Heartbreaking stories in Jojanneke and the youth care tapes

As a result of the Allowances affair, 1,115 children were forcibly removed from their parents and placed in institutions. Comedian Peter Pannekoek called it “state kidnappings” last week in This Was The News: “I would like to coin the word so that we realize how bad it is.” Those kids aren’t home yet. And most of those responsible for the Allowances affair are still in power, so the children should not expect any help from them. Until recently, Minister Hugo de Jonge was responsible for youth care – well, then you know.

Rutte’s ruins have gone unpunished for years. And this mess was built on an earlier, much bigger mess by Rutte: the undressing of youth care in 2015. As a result, the number of children placed out of home has increased by 16 percent, according to the report series. Jojanneke and the youth care tapes (NPO2). That’s 19,000 children a year. “We are the largest home provider in Europe,” said youth policy expert René Clarijs last year.

Now you can still think: “Well, apparently they weren’t home safely.” But they are certainly not safe in youth institutions. They are often mistreated and sexually abused. Due to lack of space, innocent children are placed in prisons, and due to staff shortages, they are placed in isolation cells for a long time, which, according to psychologist Peer van der Helm, causes them “permanent brain damage.” They are often transferred, which makes them even more detached. The children come out of youth care much worse than they ever went into.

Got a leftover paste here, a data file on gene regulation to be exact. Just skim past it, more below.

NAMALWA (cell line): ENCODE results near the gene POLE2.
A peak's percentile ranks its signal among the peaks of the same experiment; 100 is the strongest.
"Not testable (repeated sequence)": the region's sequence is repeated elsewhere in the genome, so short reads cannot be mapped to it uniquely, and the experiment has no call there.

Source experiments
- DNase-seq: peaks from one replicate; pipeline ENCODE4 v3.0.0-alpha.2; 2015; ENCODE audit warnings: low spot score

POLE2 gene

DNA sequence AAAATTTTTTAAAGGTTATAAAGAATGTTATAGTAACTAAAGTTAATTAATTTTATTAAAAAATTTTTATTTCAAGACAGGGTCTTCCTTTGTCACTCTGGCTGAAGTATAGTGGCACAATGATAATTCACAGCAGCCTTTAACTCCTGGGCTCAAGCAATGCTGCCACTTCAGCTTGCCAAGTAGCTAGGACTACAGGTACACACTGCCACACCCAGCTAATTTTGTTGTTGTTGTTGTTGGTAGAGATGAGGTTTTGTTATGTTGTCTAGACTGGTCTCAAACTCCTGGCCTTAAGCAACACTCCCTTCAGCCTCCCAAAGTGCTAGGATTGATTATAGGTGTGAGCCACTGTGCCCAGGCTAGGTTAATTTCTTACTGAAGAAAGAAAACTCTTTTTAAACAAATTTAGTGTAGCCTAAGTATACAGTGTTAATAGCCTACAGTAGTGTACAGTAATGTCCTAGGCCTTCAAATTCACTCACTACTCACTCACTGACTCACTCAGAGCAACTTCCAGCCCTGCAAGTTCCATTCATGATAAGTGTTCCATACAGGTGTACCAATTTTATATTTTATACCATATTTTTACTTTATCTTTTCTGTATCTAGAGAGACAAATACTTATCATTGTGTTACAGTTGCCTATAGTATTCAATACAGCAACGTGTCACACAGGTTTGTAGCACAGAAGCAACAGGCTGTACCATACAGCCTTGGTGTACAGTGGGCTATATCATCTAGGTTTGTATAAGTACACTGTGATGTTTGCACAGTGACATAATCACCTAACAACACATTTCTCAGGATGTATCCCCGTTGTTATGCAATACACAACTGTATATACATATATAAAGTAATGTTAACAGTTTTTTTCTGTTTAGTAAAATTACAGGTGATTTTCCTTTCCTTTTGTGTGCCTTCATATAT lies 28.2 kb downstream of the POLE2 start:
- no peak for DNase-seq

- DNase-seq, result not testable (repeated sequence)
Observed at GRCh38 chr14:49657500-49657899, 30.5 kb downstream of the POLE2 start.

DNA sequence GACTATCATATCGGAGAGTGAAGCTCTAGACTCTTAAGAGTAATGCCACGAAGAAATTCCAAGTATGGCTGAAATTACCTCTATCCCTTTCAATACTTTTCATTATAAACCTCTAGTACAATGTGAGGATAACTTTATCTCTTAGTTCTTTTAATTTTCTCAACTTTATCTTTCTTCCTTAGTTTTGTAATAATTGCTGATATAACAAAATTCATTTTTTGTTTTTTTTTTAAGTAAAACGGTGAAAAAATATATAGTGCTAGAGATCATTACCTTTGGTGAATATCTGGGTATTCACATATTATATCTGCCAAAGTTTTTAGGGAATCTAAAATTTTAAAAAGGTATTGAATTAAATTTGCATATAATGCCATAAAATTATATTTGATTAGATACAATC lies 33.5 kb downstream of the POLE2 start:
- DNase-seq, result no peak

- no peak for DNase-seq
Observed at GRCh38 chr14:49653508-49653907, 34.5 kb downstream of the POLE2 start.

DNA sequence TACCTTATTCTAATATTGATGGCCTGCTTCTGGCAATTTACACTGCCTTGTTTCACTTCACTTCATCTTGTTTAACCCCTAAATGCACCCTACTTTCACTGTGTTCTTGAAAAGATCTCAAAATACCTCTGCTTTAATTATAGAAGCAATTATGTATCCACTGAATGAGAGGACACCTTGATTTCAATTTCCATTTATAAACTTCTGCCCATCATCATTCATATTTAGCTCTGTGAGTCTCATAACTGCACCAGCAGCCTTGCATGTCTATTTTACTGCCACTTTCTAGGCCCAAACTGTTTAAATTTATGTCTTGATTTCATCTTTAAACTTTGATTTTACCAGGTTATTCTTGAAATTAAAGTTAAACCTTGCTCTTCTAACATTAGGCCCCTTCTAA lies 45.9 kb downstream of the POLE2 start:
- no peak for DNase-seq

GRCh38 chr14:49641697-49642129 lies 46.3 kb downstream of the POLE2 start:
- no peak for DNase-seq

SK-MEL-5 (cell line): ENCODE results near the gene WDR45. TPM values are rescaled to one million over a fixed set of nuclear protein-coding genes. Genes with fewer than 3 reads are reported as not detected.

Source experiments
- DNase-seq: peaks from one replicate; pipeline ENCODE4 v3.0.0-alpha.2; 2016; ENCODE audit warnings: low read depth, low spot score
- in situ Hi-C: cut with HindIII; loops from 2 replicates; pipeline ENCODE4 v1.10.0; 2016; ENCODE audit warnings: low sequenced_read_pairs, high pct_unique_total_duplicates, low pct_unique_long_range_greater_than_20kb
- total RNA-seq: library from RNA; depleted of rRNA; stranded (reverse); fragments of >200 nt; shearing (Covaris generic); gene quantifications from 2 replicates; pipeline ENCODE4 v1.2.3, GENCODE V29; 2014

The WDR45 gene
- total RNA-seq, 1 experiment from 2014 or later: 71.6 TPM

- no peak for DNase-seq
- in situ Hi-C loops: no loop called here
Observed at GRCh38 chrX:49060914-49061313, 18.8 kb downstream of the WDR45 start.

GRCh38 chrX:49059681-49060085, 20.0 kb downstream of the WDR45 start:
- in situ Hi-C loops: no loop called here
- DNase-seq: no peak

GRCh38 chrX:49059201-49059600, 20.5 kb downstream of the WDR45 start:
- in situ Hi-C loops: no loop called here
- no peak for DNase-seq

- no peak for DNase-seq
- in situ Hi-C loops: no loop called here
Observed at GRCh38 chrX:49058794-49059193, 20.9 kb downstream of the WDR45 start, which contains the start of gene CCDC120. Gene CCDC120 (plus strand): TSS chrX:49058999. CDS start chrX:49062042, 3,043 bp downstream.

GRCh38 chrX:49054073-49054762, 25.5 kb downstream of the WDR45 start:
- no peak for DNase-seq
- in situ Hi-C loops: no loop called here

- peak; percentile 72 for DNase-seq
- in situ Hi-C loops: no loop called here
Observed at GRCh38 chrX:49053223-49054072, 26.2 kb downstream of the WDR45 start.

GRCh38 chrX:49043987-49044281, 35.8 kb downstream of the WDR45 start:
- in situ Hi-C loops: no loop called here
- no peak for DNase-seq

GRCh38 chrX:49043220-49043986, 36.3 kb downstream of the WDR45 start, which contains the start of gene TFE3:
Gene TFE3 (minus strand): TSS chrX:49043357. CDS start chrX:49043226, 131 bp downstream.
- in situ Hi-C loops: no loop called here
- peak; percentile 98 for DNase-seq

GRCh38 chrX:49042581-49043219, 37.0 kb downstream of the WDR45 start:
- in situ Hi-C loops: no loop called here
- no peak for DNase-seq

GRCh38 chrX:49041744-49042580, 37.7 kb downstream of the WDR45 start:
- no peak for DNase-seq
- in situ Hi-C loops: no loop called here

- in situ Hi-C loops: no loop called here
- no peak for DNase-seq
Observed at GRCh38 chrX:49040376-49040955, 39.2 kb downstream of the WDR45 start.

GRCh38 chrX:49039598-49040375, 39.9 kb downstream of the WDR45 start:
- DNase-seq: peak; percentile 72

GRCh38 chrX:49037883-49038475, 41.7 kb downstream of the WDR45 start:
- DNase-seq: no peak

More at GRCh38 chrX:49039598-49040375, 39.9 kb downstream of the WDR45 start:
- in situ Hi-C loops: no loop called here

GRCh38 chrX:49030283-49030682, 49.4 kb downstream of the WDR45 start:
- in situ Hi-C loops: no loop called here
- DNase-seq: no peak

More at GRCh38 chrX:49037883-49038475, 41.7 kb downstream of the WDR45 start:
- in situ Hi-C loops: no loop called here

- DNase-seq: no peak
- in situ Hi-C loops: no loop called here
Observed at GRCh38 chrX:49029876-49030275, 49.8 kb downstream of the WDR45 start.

I recount the findings of Jojanneke van den Berge so extensively because I am quite sick of it. That while I started her documentary series with some reservations. Van den Berge made the comparable series in the past Jojanneke in prostitution, in which she didn’t have her grades in order and about which she was criticized for her bias. In any case, I have checked the above facts. (I came across another shocking one: according to the Verwey-Jonker Institute, one in three children is wrongly in youth care.) Prejudice could be; the program is in any case one-sided. No one speaks on behalf of youth care. Partly because of this, it is not clear exactly how the cases are dealt with. Van den Berge speaks almost exclusively with the children.

Eli prepares her funeral

That makes for heartbreaking television. It is especially difficult to watch the young woman Eli. She was abused in an institution and was imprisoned innocently in a juvenile detention center because there was no room elsewhere. Now she is looking forward to her death. She is in a euthanasia process. She bravely prepares her funeral, with a beautiful dress ready in the coffin and heart lollipops for the next of kin. (On talk show Khalid & Sofie revealed earlier on the TV night that Eli has since passed away.)

The girl Doke is on the run with her mother from child protection, who want to have her dragged out of the house by an arrest team. Under the eye of the camera, mother and daughter start arguing at their hiding place, whereby you can hear from the recriminations that there is more going on than an unjustified custodial placement. In any case, it produces a striking scene, enhanced by the glued-up windows in the background – presumably shielded from any law enforcement officers peeking in.

Is this shameful situation hopeless? Nope, says Peer van der Helm, the lecturer in residential youth care at Leiden University of Applied Sciences, who acts as an expert in the program. According to him, it is much better to provide intensive guidance to problem families, and if it really doesn’t work, to place the children in small-scale family homes, where they can lead as normal a life as possible. But yes, that costs money.

This column will be written by various authors until April 25.

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